twice baked potatoes

Health Benefits of the versatile potato:

  • The potato is rich in iron, phosphorus, calcium, magnesium and zinc which makes it great for bone health.
  • Potatoes can help to decrease blood pressure because they are rich in potassium.  Potassium widens the blood vessels.   This may be even more beneficial in lowering blood pressure than decreasing your sodium intake.  In addition, calcium and magnesium in the potato help to decrease blood pressure.
  • The large amount of fiber of the potato, potassium, vitamin C and amount of vitamin B-6 and the potato’s low amount of cholesterol make it a heart healthy food.
  • Potatoes decrease inflammation due to the amount of choline.  Choline helps with sleep, learning, our muscle movement and even memory.  Choline also helps to maintain our cell membranes and aids in transmitting nerve impulses.  It helps with fat absorption and reduces chronic inflammation.
  • Due to the vitamin C and quercetin content, it has antioxidant properties which helps to fight off free radical damage.  The folate in potatoes helps to repair our DNA which also helps us to fight off cancer.  It’s high fiber content is associated with a lower risk of colorectal cancer.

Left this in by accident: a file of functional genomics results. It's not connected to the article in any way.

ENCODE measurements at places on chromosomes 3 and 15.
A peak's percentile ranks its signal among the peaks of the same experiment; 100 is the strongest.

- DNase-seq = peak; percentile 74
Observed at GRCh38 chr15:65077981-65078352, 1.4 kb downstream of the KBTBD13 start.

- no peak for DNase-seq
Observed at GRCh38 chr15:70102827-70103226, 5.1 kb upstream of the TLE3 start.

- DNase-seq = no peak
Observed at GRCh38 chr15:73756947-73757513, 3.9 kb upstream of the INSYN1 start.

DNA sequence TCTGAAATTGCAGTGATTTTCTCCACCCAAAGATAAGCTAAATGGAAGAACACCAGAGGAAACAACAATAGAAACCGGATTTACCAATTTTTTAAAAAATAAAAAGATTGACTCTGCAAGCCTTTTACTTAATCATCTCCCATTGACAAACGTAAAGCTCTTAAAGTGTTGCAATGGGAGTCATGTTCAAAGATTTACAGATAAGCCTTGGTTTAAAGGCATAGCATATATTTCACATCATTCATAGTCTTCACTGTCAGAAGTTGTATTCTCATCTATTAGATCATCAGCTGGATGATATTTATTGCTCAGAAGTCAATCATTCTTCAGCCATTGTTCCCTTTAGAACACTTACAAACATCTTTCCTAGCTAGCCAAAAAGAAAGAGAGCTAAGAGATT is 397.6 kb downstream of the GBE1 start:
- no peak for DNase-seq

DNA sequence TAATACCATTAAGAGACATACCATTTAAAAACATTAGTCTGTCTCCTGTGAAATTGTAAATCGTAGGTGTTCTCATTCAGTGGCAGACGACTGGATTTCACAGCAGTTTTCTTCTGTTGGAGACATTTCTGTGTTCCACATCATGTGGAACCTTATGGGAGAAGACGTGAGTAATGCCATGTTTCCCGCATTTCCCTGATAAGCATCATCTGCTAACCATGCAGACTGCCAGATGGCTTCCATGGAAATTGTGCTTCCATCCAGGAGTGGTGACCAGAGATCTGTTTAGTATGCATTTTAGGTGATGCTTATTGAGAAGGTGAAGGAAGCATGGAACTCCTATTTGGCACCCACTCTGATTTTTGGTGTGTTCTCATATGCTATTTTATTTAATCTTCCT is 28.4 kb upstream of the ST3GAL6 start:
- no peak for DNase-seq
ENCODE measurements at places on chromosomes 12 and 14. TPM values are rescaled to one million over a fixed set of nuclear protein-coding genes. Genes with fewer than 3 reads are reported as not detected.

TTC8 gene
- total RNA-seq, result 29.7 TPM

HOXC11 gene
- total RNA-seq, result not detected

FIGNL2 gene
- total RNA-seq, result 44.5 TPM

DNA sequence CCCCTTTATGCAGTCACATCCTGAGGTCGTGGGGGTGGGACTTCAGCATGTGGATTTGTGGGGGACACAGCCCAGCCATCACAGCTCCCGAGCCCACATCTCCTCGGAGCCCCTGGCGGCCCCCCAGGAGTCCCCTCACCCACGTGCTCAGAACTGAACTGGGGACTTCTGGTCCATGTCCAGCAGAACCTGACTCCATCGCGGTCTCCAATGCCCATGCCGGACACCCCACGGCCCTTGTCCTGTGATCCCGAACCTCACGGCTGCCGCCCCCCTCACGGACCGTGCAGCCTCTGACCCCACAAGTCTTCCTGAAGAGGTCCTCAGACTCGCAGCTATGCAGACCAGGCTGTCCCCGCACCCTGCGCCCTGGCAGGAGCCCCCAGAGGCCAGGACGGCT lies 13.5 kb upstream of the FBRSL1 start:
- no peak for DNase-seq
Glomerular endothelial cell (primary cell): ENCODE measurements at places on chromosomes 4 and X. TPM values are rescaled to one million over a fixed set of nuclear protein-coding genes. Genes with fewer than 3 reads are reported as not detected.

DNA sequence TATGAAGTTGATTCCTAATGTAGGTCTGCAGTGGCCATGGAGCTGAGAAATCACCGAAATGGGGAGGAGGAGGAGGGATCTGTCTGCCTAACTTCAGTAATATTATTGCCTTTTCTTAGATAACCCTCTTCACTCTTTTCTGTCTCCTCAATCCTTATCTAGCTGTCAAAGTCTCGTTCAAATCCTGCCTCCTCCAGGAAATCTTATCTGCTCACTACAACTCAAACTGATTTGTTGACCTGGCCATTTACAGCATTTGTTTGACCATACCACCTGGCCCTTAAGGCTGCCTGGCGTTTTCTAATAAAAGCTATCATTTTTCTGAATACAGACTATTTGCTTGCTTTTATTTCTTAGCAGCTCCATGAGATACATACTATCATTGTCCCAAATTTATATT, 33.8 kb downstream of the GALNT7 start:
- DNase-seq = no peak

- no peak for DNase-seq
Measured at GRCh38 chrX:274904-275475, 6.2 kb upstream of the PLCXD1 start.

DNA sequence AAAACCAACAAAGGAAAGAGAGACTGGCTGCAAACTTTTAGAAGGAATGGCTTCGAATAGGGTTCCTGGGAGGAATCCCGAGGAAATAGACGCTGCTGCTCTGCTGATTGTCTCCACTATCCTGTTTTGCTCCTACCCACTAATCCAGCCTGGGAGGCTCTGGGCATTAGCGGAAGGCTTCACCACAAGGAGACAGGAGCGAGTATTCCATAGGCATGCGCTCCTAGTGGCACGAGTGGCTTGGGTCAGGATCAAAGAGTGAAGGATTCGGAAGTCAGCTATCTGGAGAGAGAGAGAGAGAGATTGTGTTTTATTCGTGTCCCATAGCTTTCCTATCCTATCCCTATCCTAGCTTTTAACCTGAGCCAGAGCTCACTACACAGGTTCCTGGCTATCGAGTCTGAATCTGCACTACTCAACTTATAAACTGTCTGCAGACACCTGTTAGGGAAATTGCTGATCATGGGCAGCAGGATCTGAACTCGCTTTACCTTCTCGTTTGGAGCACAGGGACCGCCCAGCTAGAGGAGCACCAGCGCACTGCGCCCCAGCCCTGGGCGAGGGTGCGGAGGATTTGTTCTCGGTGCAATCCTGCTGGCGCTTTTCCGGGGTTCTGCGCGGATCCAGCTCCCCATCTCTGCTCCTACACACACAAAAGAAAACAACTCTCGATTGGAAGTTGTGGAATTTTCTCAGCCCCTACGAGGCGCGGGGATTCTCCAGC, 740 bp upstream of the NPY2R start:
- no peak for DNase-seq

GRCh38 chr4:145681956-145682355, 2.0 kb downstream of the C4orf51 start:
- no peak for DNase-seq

• These are just a few of the benefits.  Potatoes also are good for weight maintenance and a feeling of being full, a healthier metabolism due to B-6 and healthier skin due to its vitamin C content.

 

Reference:

http://www.medicalnewstoday.com/articles/280579.php

 

My Recipe

Bake 5-6 medium size, thoroughly washed potatoes in the oven at approximately 175 degrees C until able to easily poke with a fork (usually 45 minutes to 1 hour, ovens may vary).  Remove from the oven and let them cool about 10 minutes. (Tip:  Before baking poke with a fork all over about 7-8 times, grease potatoes with a small amount of oil and sprinkle salt on them; this helps the cooking process and taste).

Take just the very top of the skin off, leaving the skin on all other areas of the potatoes. (Wait, don’t throw away the skin, eat it! The fiber is great for you!)

Remove the contents of the potato leaving only enough to keep the skin intact as shown in picture 2 and place contents into a bowl.  Set the skins to the side.

Take about 3-4 Tbsp of cream cheese and about 3 Tbsp of hummus.  Add this to the potato content in the bowl (picture 3).

Season with salt and pepper to taste (use sea salt for a healthier alternative), add about 1/2 tsp of cumin and garlic granules/powder and 1 Tbsp of olive oil (see picture 4).

Mix well by mashing potatoes then stir them until it is a consistent mush.  It will be very thick.

Place the potato mixture back into the potato skins that you have sat to the side.

Bake about 10-15 minutes at the same temperature as before, take them out, garnish with parsley or whatever garnish you desire and serve (picture 5).

I like to serve with a side of broccoli and fish.  Enjoy!

Leave a comment if you try this tasty recipe and tell me what you think.  Feel free to forward me any questions.